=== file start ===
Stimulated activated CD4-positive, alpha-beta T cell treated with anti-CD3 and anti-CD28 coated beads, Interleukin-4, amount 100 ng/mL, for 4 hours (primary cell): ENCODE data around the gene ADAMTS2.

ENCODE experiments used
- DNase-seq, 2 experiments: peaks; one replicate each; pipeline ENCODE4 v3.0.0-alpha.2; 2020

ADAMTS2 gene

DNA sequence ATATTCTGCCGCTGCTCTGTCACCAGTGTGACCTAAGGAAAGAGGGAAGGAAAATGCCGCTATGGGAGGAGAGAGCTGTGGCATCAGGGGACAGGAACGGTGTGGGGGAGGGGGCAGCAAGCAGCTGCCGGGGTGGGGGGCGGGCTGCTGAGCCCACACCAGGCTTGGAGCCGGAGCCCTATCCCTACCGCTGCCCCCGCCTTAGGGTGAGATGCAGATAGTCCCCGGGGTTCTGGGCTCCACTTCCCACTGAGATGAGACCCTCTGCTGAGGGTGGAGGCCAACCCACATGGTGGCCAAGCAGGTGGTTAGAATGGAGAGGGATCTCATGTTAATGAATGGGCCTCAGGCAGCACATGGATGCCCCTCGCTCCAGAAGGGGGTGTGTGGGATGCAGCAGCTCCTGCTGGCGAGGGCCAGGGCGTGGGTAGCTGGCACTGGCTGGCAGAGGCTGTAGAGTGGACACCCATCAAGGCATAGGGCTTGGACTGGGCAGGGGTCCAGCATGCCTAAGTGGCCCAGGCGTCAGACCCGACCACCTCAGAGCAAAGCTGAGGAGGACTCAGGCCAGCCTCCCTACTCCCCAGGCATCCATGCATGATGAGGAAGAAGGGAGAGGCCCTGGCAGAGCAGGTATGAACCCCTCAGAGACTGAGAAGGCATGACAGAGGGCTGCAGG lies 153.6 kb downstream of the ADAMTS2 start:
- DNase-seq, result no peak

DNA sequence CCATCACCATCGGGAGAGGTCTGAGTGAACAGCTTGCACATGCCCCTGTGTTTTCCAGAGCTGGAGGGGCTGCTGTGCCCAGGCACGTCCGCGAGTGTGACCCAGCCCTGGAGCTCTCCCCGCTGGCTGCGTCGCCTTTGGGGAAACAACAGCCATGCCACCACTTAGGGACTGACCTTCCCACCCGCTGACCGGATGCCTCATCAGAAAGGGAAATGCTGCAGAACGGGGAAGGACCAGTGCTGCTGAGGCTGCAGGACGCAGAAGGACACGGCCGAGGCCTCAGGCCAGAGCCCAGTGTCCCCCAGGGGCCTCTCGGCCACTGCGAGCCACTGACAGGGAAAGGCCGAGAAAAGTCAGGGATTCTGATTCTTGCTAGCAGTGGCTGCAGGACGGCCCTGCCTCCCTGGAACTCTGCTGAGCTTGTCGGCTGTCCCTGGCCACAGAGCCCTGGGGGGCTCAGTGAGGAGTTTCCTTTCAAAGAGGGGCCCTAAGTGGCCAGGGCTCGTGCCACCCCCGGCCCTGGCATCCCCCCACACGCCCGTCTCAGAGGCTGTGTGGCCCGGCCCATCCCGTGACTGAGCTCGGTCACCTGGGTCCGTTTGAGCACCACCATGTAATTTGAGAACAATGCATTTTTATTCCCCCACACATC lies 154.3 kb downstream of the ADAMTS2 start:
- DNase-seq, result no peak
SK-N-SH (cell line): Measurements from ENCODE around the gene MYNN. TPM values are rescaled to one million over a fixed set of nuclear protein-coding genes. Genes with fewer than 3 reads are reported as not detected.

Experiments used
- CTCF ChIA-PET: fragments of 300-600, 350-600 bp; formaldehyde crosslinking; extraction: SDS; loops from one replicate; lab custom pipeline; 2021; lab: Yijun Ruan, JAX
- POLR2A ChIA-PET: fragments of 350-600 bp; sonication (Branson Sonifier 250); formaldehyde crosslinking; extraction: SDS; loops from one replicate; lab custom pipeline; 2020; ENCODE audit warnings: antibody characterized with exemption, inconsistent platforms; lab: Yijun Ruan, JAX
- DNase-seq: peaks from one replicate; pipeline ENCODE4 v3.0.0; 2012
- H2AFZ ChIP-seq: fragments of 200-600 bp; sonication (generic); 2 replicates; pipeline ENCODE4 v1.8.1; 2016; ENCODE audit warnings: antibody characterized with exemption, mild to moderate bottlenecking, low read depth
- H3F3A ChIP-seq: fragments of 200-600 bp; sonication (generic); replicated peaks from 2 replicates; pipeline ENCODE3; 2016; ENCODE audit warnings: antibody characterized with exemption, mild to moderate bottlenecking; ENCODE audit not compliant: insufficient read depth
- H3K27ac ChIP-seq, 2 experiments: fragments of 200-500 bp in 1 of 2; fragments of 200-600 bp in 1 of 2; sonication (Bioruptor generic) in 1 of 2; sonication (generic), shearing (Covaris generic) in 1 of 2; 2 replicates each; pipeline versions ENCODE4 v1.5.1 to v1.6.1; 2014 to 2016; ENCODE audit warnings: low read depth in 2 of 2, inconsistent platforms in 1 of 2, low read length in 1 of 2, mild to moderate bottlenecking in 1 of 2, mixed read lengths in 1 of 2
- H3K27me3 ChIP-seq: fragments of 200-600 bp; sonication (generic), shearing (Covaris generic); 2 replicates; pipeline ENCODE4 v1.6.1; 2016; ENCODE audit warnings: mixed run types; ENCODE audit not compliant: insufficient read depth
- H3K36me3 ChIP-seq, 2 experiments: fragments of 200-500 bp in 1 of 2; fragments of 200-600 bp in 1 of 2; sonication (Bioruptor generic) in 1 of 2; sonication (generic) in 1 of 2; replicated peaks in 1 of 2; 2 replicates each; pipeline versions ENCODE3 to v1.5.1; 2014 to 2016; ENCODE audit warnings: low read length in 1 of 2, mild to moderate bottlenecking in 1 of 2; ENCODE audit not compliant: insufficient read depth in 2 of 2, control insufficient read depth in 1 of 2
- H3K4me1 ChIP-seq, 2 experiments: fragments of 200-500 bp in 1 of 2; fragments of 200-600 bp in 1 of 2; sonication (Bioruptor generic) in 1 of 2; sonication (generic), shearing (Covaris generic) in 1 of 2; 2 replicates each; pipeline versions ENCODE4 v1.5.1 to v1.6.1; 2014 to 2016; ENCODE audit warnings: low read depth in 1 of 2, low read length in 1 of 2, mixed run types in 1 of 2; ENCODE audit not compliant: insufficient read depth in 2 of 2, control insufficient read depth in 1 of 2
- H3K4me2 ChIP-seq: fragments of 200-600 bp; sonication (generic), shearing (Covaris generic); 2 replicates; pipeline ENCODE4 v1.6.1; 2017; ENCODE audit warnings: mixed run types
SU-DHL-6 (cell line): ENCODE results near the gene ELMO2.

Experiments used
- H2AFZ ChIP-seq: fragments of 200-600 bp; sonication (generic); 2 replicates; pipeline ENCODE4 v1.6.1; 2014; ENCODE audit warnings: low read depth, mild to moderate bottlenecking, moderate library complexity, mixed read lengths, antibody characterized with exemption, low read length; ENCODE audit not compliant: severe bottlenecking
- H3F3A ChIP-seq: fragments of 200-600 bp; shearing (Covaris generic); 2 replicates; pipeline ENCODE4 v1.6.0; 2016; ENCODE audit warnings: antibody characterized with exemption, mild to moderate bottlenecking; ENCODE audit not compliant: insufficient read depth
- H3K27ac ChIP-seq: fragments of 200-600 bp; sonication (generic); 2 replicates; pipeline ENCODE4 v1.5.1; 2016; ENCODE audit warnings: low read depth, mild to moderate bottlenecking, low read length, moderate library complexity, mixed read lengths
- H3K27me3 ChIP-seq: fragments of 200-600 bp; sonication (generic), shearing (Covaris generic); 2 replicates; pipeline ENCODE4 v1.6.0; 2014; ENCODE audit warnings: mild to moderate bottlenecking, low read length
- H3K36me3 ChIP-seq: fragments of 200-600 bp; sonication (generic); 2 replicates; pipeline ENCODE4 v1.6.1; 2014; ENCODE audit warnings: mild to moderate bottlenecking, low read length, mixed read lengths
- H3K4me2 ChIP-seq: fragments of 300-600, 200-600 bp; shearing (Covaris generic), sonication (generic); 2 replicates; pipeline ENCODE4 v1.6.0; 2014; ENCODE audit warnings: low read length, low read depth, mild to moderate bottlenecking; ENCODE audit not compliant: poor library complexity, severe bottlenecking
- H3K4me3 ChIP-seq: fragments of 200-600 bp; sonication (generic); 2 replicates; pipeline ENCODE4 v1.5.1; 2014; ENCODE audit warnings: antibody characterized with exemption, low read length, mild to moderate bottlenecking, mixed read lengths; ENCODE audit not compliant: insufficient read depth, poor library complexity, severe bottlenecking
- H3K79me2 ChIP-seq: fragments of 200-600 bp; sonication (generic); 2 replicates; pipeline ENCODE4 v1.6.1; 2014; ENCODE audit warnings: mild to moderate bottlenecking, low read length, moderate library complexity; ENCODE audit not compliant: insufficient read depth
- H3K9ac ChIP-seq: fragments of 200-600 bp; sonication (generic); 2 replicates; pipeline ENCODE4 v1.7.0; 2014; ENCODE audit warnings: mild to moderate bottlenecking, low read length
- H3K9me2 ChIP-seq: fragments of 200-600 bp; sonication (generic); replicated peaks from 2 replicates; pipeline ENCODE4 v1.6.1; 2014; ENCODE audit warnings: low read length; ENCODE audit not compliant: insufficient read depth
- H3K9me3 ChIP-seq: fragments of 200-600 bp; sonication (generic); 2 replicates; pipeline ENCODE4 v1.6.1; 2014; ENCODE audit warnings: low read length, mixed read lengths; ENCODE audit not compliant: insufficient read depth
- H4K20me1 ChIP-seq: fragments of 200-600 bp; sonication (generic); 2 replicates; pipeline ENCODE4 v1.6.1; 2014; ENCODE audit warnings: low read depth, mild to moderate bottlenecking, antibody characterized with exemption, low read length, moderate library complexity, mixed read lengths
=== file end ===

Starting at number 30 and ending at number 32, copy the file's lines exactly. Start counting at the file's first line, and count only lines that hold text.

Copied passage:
- H3K79me2 ChIP-seq: fragments of 200-600 bp; sonication (generic); 2 replicates; pipeline ENCODE4 v1.6.1; 2014; ENCODE audit warnings: mild to moderate bottlenecking, low read length, moderate library complexity; ENCODE audit not compliant: insufficient read depth
- H3K9ac ChIP-seq: fragments of 200-600 bp; sonication (generic); 2 replicates; pipeline ENCODE4 v1.7.0; 2014; ENCODE audit warnings: mild to moderate bottlenecking, low read length
- H3K9me2 ChIP-seq: fragments of 200-600 bp; sonication (generic); replicated peaks from 2 replicates; pipeline ENCODE4 v1.6.1; 2014; ENCODE audit warnings: low read length; ENCODE audit not compliant: insufficient read depth